Jordan Zimmerman: The Perfect Game

Griffen Catallo

“I’m going to call him (Tyler Moore) out on the radio, but he had no idea we had a no-hitter going until the ninth inning,” Steven Souza said on the radio with Grant Paulsen and Danny Rouhier.

On September 27, 2014, Jordan Zimmermann no-hit the Miami Marlins.

The two-time all-star gave it his all when he came out to the mound on the 162nd game of the MLB regular season. Mr. Zimmermann, starting the game with 13 wins on the season and 2.78 ERA, had no idea that this was going to be one of the best days of his life.

“An epic day for an epic season,” Denard Span said after the historic afternoon.

Zimmermann’s play started to get people’s attention when he didn’t allow a base runner through three innings.  Zimmerman was flawless, throwing more than 75 strikes in 104 pitches. He had three mistakes the entire game, two losing the shot and a no-hitter and the other keeping the no-hitter.

Zimmermann was perfect through four innings, but in the fifth one a mistake occurred. First, Jordan walked Justin Bour to lose the chance of the “perfect game”. Two innings later, Garrett Jones managed to get on base only by a strikeout. Jones struck out, but the ball got away from Anthony Rendon, the nationals catcher. Those were the two base runners the entire game.

The ninth inning had the crowd on the edge of their seats, eager to see if he could finish.

It began with Adeiny Hechavarria leading off the ninth inning. Hechavarria took a first pitch strike from Zimmermann, trying to increase the pitch count so maybe it would decrease his stamina. Zimmermann then fires another strike, this one looking good to Hechavarria and forcing him to ground out to second base.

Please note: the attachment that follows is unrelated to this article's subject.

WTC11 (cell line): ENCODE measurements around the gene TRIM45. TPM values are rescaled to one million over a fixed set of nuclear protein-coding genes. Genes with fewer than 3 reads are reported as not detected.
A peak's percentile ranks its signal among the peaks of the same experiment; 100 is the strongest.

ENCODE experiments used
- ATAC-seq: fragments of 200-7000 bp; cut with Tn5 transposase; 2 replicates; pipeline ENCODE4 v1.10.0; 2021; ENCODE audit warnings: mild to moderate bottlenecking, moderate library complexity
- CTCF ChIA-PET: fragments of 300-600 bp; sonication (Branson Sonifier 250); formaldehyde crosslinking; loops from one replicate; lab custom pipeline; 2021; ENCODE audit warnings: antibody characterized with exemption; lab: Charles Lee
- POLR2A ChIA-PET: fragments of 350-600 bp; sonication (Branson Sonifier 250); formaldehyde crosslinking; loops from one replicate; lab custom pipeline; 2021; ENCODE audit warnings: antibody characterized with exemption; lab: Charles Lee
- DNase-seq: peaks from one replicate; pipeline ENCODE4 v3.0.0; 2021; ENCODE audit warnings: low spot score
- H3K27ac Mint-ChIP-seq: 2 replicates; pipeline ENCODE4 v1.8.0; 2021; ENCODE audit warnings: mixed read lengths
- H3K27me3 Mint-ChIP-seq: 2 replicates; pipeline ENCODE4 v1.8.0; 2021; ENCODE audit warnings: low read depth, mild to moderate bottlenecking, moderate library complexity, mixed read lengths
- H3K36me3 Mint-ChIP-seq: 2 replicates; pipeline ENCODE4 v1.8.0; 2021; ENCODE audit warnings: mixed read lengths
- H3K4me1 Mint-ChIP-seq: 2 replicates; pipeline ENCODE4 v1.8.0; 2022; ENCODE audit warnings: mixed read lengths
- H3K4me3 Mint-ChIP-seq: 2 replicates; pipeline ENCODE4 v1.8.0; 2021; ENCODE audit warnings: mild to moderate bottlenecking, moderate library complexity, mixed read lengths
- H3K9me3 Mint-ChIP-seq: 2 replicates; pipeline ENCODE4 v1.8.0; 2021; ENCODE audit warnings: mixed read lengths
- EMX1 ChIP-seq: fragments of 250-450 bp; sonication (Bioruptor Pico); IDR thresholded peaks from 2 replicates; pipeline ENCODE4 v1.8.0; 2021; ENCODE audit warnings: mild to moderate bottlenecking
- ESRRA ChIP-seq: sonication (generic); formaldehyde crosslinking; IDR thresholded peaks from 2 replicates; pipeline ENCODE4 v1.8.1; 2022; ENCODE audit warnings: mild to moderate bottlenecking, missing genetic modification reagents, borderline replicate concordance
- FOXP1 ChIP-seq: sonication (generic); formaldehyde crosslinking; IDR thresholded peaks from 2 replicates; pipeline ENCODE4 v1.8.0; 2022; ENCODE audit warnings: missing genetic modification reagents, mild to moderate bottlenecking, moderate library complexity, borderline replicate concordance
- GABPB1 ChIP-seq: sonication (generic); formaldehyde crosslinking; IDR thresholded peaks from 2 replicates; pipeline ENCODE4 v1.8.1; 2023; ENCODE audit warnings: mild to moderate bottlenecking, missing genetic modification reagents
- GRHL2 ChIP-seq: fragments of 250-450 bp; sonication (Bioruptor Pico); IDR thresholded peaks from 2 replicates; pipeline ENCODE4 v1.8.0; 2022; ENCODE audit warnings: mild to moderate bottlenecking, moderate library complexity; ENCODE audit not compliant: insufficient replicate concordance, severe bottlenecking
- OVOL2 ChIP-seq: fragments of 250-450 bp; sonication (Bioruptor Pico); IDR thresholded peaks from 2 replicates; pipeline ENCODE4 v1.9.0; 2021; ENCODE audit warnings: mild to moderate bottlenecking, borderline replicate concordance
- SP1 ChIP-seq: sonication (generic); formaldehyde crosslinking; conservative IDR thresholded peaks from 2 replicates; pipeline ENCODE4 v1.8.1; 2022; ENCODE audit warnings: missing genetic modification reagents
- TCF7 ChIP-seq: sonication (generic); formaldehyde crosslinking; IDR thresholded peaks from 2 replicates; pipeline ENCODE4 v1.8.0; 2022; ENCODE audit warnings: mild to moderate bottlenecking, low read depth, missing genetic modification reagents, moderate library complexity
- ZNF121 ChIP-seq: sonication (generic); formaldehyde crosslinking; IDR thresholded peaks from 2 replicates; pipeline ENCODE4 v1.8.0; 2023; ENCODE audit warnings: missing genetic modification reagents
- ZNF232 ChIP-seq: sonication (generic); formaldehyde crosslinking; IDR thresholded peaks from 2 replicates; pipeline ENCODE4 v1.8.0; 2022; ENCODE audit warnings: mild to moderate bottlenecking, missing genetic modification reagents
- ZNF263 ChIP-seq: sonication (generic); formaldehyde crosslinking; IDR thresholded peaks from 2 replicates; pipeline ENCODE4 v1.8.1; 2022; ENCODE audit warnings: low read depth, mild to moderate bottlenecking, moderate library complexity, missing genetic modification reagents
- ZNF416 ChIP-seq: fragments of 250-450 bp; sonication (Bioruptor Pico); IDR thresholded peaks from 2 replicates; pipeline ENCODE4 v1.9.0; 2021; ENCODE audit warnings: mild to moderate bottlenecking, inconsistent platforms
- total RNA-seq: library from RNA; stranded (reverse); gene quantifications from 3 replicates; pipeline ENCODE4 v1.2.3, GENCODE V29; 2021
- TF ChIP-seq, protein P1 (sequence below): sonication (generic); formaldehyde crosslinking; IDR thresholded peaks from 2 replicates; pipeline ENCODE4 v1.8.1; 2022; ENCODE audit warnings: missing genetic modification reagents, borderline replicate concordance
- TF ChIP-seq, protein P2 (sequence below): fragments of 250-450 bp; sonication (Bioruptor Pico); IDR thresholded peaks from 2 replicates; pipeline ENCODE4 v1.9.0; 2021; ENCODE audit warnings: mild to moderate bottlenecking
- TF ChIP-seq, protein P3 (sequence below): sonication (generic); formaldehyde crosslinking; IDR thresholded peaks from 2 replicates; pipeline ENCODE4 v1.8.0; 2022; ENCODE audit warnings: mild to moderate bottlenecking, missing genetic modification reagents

One out.

Jarrod Saltalamacchia steps up the plate, pinch hitting for AJ Ramos. Saltalamacchia, being a veteran, has the best chance to get a hit off the almost perfect Zimmermann. He takes ball two but eagerly jumps on the second pitch; misses. 1-1. The third pitch is called a ball. Saltalamacchia, eager as he is, jumps on the fourth pitch and misses. 2-2. Finally, on the fifth pitch he strikes it towards center field but not deep enough as it is caught by the centerfieder, Denard Span.

Two outs.

The crowd is dead silent. You could hear a pin drop in the stadium.

Christian Yelich steps into the batter’s box. Digs his feet into the dirt and looks up at Jordan, nodding to tell him that he is ready.

Strike one. Jordan nips the plate and instantly he is two strikes away from a no hitter, the first no hitter in the Nationals franchise.  Suddenly, Jordan pitches two straight balls, making the count 2-1. This last pitch was the game changer that Jordan would remember for the rest of his life.

“HE’S GOT IT! HE’S GOT IT!” shouted announcer Dave Van Horne as Steven Souza makes an incredible catch in left center field to preserve the perfect game for Jordan.

“I’m telling you, praise God, because I don’t think I have that gear in me all the time, but I just took off and everything in me wanted to catch that ball for him, and I would have broken my neck and laid on the ground if I had to catch that ball for him.” states Steven Souza after his phenomenal catch to end the game and preserve the no hitter.

Jordan Zimmermann made history on the last game of the season, by pitching his team to a 1-0 victory and into the playoffs in the best way possible.

FINAL STATS: 9 IP, 104 pitches, 10 K’s, 0 H